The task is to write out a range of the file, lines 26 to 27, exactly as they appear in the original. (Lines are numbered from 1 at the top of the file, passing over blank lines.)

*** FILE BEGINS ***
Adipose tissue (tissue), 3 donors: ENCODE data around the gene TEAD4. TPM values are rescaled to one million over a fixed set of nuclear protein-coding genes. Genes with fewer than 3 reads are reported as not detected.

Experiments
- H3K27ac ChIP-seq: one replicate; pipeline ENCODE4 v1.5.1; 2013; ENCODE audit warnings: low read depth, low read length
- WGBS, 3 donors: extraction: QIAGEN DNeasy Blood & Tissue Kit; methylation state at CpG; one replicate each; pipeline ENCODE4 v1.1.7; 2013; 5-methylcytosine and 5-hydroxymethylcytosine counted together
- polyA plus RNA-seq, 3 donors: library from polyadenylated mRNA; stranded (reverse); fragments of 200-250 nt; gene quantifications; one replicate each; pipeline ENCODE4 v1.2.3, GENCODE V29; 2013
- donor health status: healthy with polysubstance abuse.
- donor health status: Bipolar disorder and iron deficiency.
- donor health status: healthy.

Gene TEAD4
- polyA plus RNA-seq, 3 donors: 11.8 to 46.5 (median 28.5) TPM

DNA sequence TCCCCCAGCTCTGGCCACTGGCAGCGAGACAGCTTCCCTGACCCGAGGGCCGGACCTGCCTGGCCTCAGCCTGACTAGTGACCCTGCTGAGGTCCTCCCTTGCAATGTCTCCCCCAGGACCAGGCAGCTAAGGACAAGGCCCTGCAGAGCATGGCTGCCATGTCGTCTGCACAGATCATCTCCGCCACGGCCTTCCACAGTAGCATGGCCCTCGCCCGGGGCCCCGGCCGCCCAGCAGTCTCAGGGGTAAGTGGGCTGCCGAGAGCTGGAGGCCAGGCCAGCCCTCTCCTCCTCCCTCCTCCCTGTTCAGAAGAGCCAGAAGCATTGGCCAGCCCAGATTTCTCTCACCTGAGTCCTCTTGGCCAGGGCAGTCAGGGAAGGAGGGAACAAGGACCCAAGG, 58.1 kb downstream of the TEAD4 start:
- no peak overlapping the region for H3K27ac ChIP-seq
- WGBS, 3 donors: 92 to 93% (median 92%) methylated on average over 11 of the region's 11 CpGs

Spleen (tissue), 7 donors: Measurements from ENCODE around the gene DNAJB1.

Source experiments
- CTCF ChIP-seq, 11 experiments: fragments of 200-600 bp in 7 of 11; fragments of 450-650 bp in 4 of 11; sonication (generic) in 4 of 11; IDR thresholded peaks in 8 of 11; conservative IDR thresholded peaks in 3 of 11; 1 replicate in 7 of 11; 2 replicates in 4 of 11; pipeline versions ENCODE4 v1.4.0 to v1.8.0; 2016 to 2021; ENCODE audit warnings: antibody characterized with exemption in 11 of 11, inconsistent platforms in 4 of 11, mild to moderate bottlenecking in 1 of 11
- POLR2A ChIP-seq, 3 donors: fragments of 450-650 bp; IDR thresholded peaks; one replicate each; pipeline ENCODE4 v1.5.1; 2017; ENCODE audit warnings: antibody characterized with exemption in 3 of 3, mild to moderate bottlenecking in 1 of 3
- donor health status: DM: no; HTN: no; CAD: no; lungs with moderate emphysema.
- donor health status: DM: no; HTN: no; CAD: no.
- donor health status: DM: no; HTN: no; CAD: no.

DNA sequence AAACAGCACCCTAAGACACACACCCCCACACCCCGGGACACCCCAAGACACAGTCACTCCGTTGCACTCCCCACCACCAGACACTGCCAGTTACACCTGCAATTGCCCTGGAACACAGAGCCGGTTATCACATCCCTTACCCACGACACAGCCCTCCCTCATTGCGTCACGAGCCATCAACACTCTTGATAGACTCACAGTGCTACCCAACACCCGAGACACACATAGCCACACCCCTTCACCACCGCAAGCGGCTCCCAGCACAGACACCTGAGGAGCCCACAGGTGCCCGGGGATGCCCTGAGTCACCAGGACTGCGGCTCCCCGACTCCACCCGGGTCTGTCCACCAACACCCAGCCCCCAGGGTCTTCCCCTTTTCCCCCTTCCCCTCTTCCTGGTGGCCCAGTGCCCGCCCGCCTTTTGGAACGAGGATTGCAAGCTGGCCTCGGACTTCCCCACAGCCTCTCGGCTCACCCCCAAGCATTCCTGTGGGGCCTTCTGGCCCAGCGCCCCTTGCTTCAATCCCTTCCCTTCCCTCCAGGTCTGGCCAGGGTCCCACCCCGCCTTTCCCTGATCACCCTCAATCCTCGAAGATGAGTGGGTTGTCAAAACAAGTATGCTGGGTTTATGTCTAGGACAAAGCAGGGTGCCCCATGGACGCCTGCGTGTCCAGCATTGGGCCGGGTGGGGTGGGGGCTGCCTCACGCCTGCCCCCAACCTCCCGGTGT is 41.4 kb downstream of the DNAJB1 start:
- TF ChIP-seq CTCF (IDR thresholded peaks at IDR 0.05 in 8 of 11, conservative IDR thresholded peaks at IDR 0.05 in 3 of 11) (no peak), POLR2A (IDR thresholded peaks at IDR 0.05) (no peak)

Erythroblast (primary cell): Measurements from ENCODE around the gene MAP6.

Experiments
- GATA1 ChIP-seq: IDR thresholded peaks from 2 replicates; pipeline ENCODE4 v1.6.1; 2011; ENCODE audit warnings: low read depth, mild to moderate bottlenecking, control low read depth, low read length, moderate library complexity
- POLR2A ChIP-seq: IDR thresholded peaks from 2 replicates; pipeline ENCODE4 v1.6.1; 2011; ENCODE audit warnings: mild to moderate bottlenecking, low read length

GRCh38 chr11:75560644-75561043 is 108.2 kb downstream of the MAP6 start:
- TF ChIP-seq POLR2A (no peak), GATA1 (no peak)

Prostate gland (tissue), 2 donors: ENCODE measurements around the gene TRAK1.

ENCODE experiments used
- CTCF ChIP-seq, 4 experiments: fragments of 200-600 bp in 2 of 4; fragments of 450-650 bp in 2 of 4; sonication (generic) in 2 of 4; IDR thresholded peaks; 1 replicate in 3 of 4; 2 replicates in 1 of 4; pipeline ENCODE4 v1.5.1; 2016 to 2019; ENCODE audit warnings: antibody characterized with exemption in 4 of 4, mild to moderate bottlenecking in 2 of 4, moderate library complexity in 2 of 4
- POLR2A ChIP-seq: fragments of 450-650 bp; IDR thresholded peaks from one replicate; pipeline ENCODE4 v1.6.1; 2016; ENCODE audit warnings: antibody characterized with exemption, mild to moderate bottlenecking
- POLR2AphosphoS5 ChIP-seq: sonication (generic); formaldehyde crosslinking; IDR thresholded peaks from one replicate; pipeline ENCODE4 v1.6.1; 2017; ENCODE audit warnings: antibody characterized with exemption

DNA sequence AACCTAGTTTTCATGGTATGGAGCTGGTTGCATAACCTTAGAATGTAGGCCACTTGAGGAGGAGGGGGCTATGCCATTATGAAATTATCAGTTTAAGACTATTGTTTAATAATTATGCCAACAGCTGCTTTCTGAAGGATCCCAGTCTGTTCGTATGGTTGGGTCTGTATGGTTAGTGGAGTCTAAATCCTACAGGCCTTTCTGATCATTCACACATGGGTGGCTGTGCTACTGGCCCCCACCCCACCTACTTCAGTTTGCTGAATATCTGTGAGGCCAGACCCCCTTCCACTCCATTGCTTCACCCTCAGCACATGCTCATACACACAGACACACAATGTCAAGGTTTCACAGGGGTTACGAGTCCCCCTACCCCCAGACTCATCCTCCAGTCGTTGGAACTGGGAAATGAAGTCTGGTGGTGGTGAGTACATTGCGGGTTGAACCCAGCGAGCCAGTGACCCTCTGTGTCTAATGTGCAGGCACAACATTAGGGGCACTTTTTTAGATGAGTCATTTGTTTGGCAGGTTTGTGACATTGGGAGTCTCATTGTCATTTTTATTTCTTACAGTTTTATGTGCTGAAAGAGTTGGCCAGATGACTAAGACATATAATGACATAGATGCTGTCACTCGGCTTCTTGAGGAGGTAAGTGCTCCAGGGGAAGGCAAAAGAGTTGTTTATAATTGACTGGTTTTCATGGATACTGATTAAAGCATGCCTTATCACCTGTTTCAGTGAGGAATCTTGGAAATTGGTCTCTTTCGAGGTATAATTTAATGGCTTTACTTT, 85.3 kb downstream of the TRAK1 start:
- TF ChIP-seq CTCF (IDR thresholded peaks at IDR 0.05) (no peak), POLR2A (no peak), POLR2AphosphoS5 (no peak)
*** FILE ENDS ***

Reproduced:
- POLR2A ChIP-seq: IDR thresholded peaks from 2 replicates; pipeline ENCODE4 v1.6.1; 2011; ENCODE audit warnings: mild to moderate bottlenecking, low read length

GRCh38 chr11:75560644-75561043 is 108.2 kb downstream of the MAP6 start: